ALL-INCLUSIVE property, Royalton Saint Lucia Resort & Spa recorded milestone last Saturday with its soft opening which coincided with 48 rooms being filled that day with arrivals from the United States and Canada who booked their rooms months ago.
After transforming from the former Smuggler’s Village over the past year and a half and undergoing an intensive period of training its staff, construction at the resort in Cap Estate has virtually ceased, with only finishing touches being made to the vast expanse of leisure space that boasts 352 luxurious suites.
Boasting upscale style and comfort, Royalton offers modern facilities, warm staff, refreshing island ambience and world-class dining and fun for all ages. It features three distinct sections for all ages. A friendly family experience in the general resort area, a Diamond Club area for an upgraded level of service with exclusive pool, beach and dining areas and Hideaway, an adults-only vacation escape.
The resort was scheduled to a full opening but construction works were set back by three months due to last year’s rainy season. However, a full opening is scheduled for later this year.
General Manager, Andre Dhanpaul, said the resort aims to offer the best service the Caribbean can offer, adding that Royalton would also play its parts as a corporate social partner.
“The ultimate objective is to treat our people well and to surpass expectations of our guests,” Dhanpaul said. “We want to do community outreach by having our managers go to high schools and colleges one hour per month. Each of us would go out to inspire Saint Lucians to join our business.”
Dhanpaul said that of the 98% of the 950 people employed at the resort are Saint Lucians. He said shortlisting the staff was not an easy task and that the resort contacted the St. Lucia Hotel & Tourism Association (SLHTA) last October to find out whether there were trainees in the database who never worked full-time.
“They passed on over 200 resumes and we pretty much hired most of those people and we’ve been training them over the last three weeks,” Dhanpaul said.
Earlier this month, President of the Caribbean Hotel and Tourism Association (CHTA), Karolin Troubetzkoy, lamented what she said was some hotels, especially new ones, “stealing each other’s staff” to man their operations. While Royalton was not named among those hotels, Dhanpaul said the labour market should still operate on the premise of a free market system.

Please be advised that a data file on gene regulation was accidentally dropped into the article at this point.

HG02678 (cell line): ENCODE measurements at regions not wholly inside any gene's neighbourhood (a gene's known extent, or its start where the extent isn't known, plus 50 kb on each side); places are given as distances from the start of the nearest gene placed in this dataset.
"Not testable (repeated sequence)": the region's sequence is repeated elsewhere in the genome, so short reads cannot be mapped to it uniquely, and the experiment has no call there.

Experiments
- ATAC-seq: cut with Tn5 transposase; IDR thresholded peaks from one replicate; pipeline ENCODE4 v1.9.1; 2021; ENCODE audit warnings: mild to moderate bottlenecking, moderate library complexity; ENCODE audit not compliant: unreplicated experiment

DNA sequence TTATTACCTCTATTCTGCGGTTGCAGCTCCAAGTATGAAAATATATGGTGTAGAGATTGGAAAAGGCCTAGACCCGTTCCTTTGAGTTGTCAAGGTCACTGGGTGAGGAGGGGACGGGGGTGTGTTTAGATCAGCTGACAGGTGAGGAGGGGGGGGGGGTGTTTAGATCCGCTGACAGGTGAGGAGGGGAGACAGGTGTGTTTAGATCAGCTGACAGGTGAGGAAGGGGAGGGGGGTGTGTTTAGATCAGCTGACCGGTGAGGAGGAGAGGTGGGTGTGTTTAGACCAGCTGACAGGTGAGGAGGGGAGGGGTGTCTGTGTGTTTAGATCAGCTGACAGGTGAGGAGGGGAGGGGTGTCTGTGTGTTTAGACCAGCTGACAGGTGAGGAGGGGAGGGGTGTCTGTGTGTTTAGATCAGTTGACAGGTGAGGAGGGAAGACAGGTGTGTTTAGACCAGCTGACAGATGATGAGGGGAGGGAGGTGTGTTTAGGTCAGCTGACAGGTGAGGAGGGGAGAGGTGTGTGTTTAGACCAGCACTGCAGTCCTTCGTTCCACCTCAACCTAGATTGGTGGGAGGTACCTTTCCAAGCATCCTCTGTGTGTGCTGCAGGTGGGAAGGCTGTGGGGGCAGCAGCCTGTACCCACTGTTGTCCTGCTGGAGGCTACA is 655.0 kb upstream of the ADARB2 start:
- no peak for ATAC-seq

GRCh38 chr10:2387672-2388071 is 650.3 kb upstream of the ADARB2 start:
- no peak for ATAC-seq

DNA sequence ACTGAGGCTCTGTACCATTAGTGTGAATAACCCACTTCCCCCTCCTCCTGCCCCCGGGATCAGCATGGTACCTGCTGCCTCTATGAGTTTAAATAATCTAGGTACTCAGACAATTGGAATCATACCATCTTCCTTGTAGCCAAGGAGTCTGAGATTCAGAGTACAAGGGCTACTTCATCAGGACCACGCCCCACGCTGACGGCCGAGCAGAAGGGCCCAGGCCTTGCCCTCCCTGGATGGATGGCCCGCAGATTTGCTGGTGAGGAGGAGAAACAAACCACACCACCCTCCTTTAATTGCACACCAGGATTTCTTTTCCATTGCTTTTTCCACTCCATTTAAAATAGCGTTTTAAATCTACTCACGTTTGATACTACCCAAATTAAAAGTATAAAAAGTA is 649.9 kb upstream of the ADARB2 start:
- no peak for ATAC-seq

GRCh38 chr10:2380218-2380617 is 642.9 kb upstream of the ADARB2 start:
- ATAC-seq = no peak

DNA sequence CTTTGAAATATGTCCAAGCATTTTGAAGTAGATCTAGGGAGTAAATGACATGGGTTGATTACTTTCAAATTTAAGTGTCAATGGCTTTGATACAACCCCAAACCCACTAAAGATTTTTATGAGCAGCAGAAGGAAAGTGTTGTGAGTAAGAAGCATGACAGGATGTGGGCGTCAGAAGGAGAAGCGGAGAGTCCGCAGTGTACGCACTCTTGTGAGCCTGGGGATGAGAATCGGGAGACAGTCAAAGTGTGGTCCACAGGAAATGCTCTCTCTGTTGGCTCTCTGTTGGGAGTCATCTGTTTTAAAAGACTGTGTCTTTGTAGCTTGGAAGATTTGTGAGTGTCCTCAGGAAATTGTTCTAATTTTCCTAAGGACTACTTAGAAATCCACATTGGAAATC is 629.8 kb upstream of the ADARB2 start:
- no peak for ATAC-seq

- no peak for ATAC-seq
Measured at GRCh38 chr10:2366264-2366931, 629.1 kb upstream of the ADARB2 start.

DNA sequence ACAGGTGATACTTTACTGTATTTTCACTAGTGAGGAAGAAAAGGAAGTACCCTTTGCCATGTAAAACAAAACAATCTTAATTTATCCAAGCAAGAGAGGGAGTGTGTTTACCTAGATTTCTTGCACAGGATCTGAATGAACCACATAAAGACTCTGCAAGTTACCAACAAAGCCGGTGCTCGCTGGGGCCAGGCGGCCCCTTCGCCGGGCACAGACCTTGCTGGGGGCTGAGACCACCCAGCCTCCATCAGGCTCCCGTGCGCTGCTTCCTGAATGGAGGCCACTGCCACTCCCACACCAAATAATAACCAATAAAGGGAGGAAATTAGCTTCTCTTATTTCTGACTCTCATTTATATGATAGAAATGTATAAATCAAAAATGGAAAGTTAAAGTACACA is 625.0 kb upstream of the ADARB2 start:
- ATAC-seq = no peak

“Many months ago, we advertised (and) had 6,000 applicants and we shortlisted the people who applied and interviewed maybe 2500,” Dhanpaul said. “You can’t stop people from moving from company to company. Poaching would be us calling and trying to bring people over. People applied on their own free will, as I did as well.”
With Royalton off to what its management is deeming a good start, projections are that occupancy should increase to 50% by April and 80% in May. Dhanpaul believes that Saint Lucia and Royalton make for good business, especially for the target markets, mainly Americans (60%), Canadians (25%) and Europeans rounding out the balance. However, he said the resort was always pitching at the regional market.
Tourism Minister, Dominic Fedee, described the new hotel as a “tremendous upgrade” and that its brand would attract tremendous value to the destination, including through marketing initiatives. He also underscored the employment opportunities the resort provided, adding that “it gives us such momentum and is going to give us a good opportunity as well to attract more airlift to the destination.”
“So many positives are coming out of this investment at a time when the economy badly needs it (and) when the unemployment rate is of much concern,” Fedee said.
He added: “We certainly do have a number of other projects in the pipeline and that are coming on the cards. That in itself would be very good for the country and give us that kind of stimulus. We want to double the GDP of our country and tourism will have to play a leading role. It is coming at a time when we are in the process of actually renewing our tourism incentives so that we can make our investors a lot more viable and competitive so (that) we have a sustained industry.”
Gros Islet MP, Lenard “Spider” Montoute, said he was pleased at the “remarkable upgrade” and the employment prospects for especially his constituents.
“Obviously, quite a few of my constituents were able to land jobs here and I think this is a resort that will add a lot to not just the stock of our rooms but in terms of the product,” he said.
With the unemployment figure in Saint Lucia estimated at 22% unemployment and almost 50% of the youth unemployed, Montoute said she was happy that a resort of such scale could absorb some of the youth.